"Over the last quarter century, the dominant tendency in comparative cognitive psychology has been to emphasize the similarities between human and nonhuman minds and to downplay the differences as "one of degree and not of kind" (Darwin 1871). In the present target article, we argue that Darwin was mistaken: the profound biological continuity between human and nonhuman animals masks an equally profound discontinuity between human and nonhuman minds. To wit, there is a significant discontinuity in the degree to which human and nonhuman animals are able to approximate the higher-order, systematic, relational capabilities of a physical symbol system (PSS)."
Cambridge University Press article
Derek C. Penn received a Masters Degree from Boston University in Philosophy and Literary Semiotics in 1987. He is currently affiliated with the Cognitive Evolution Group, University of Louisiana, and the University of California, Los Angeles and is working on a trade book with Daniel J. Povinelli based on the hypotheses proposed in the present article.
Keith J. Holyoaka is a Distinguished Professor of Psychology at the University of California, Los Angeles. The author of more than 180 research articles, Holyoak is a Fellow of the American Association for the Advancement of Science, the Association for Psychological Science, the Cognitive Science Society, and the Society for Experimental Psychology.
Daniel J. Povinelli is a Professor of Biology at the University of Louisiana. He is the recipient of an American Psychological Association Award for an Early Career Contribution to Psychology, an National Science Foundation Young Investigator Award, and a Centennial Fellowship from the James S. McDonnell Foundation. He is a Fellow of the Association for Psychological Science and was named one of “20 Scientists to Watch in the Next 20 Years” by disco ver magazine. Povinelli is also Project Director for the National Chimpanzee Observatory Working Group, a group of scientists, policy makers, and concerned citizens dedicated to creating a network of naturalistic observatories to prevent the imminent extinction of chimpanzees in captivity and preserve them for future behavioral and cognitive study.
Today’s biologists and psychologists are coming to the conclusion that ravens may be the most intelligent nonhuman animal. Studies that reveal the superior cognitive abilities of ravens and crows challenge the Darwinian claim that the properties of the human mind and of certain birds can be explained by natural descent.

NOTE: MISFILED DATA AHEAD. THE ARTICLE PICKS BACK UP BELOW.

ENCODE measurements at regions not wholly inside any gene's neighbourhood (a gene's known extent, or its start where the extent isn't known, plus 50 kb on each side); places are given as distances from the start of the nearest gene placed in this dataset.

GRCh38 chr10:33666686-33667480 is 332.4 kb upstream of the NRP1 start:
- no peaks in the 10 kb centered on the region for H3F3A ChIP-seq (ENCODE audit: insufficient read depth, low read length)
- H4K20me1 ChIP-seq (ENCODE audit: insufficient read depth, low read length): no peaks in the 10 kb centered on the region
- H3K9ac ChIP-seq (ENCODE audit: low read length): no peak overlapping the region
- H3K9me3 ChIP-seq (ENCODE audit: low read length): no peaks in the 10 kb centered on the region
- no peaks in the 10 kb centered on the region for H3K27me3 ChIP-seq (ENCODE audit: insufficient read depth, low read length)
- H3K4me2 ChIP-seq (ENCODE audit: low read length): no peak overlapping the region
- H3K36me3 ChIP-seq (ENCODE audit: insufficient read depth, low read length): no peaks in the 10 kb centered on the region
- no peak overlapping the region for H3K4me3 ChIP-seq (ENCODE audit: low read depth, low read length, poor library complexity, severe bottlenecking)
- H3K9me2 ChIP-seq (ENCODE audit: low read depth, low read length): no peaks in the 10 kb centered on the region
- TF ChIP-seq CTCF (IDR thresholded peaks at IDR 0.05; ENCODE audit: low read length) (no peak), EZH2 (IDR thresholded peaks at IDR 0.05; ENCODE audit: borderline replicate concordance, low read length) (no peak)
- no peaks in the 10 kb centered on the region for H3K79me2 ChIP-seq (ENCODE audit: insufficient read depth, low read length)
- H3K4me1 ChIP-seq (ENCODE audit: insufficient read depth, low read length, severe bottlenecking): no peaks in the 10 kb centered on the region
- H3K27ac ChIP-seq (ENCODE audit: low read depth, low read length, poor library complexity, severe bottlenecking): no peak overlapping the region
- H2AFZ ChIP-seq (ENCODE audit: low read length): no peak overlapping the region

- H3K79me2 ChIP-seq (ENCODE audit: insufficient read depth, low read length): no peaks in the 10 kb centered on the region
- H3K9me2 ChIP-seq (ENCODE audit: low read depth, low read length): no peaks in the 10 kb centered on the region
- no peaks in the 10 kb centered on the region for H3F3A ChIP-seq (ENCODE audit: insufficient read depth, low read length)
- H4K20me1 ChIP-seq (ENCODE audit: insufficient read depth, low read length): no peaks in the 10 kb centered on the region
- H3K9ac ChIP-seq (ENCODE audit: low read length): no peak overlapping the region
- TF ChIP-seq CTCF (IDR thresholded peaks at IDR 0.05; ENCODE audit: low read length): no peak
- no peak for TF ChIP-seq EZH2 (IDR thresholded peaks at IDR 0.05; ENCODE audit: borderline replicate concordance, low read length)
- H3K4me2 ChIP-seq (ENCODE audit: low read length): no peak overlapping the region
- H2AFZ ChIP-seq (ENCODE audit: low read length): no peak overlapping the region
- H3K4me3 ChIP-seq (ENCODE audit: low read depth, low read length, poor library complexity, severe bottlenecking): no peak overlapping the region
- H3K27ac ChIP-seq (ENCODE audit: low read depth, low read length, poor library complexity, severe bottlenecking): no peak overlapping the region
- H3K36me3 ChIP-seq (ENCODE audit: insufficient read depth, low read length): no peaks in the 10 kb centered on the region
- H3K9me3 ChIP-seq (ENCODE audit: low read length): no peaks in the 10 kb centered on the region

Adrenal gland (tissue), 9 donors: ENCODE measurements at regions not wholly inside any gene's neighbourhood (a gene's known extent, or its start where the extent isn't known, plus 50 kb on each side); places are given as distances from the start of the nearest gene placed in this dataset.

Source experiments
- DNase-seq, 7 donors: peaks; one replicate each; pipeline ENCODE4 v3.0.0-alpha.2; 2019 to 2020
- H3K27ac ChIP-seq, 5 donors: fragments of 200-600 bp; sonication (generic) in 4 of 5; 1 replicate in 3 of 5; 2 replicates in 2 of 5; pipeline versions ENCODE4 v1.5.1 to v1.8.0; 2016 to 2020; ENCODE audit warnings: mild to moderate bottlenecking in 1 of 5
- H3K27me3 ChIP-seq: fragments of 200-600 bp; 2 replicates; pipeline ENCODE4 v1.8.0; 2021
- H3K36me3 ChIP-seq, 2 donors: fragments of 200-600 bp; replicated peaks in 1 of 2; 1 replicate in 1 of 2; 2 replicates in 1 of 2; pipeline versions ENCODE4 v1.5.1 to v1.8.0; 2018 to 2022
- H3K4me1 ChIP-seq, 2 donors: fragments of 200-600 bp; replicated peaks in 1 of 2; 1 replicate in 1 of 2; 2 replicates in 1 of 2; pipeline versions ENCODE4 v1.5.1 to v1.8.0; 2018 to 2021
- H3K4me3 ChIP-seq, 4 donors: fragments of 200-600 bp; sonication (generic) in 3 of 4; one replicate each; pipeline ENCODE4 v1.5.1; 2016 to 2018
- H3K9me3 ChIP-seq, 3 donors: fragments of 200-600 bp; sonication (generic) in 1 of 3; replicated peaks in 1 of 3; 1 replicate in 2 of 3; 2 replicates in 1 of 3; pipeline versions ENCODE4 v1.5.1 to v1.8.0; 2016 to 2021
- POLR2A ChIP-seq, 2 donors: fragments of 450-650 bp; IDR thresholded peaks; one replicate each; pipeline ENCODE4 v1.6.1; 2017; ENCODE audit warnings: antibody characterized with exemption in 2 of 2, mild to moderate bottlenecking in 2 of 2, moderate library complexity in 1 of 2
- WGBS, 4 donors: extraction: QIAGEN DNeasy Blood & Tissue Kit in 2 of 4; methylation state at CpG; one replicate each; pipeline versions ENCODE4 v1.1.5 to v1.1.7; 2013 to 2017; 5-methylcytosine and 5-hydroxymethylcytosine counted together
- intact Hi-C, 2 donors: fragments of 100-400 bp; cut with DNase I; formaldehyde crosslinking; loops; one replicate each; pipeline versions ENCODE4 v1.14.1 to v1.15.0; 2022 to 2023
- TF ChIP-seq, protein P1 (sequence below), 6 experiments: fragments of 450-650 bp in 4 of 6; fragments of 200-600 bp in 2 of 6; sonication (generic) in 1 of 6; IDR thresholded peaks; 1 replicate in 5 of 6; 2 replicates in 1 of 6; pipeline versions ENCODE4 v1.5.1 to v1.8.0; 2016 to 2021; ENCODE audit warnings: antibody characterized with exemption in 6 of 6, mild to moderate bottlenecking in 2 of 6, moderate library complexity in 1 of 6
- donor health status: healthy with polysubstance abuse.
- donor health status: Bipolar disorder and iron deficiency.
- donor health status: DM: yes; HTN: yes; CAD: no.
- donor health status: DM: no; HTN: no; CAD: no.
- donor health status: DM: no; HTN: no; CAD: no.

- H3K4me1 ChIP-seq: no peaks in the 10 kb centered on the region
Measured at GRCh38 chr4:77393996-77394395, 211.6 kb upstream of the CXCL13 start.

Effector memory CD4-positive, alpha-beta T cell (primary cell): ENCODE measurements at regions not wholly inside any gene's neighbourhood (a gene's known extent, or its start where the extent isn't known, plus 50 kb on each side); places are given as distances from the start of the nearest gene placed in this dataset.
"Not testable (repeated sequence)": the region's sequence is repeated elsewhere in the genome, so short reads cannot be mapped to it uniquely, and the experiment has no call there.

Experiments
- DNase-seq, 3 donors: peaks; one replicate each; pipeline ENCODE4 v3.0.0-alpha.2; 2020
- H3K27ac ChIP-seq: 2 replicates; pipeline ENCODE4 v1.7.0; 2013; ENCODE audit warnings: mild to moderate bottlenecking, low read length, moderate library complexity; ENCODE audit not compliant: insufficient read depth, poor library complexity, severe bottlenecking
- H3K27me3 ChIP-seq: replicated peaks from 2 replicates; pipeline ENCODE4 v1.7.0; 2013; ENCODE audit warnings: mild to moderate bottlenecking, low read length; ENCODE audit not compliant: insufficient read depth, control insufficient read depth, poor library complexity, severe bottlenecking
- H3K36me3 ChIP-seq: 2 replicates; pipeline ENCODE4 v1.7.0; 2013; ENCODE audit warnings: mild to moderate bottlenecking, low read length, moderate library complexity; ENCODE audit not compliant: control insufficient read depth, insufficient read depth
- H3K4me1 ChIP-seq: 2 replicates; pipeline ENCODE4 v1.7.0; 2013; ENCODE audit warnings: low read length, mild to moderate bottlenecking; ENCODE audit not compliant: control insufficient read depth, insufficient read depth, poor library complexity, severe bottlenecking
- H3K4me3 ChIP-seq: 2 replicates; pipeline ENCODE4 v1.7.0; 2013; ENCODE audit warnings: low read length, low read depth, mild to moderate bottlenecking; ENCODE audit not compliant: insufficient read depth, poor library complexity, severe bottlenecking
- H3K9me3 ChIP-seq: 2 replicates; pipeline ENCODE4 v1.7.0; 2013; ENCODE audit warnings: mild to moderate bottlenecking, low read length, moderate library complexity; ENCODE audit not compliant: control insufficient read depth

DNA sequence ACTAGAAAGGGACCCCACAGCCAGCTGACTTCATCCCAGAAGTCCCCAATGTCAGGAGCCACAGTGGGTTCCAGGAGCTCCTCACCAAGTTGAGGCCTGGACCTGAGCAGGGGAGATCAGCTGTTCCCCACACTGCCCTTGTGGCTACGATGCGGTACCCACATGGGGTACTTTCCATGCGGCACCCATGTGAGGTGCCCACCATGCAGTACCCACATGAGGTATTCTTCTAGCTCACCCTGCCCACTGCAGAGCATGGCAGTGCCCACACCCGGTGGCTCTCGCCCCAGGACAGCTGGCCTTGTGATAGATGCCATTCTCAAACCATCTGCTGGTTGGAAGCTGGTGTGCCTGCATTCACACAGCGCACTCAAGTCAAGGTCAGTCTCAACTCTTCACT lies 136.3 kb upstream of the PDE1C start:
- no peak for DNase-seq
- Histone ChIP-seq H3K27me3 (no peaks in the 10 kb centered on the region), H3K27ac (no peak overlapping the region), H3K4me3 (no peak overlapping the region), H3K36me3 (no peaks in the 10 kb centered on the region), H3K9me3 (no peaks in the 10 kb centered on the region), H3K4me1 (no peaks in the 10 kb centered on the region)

Bolhuis and Wynne contrast the cognitive capacities of birds and primates. In the Darwinian models, apes and humans are closely related and share a relatively recent common ancestor. Birds, on the other hand, are only distantly related to primates. Thus, Darwinists predict that of all animals, apes should come closest to manifesting the cognitive capabilities of human beings.
But Bolhuis and Wynne give examples where birds defy this prediction. They cite how “Caledonian crows [though not quite matching ravens in intellectual prowess] outperform monkeys in their ability to retrieve food from a trap tube–from which food can be accessed only at one end.” They also refer to an experiment demonstrating that “crows can also work out how to use one tool to obtain a second with which they can retrieve food, a skill that monkeys and apes struggle to master.” Evidently, certain bird species exhibit greater powers of the mind than do apes. (See crows’ cognitive powers in action here.)
In their paper in , three psychology researchers at the University of California, Los Angeles (UCLA), boldly declared Darwin’s idea of the continuity of the mind (from lower species to higher) a mistake. They argue “there is a significant discontinuity in the degree to which human and nonhuman animals are able to approximate the higher order, systematic, relational capabilities of a physical symbol system.” They go on to show that this discontinuity “pervades nearly every domain of cognition and runs much deeper than even the spectacular scaffolding provided by language or culture alone can explain.”
The UCLA study addressed only the properties of mind that pertain to symbolic thought. Putting aside the unique spiritual attributes of human beings, the UCLA team demonstrated that even in the soulishness that both humans and the higher nonhuman animals share, there is such an enormous discontinuity that Charles Darwin’s descent of man theory must be wrong.
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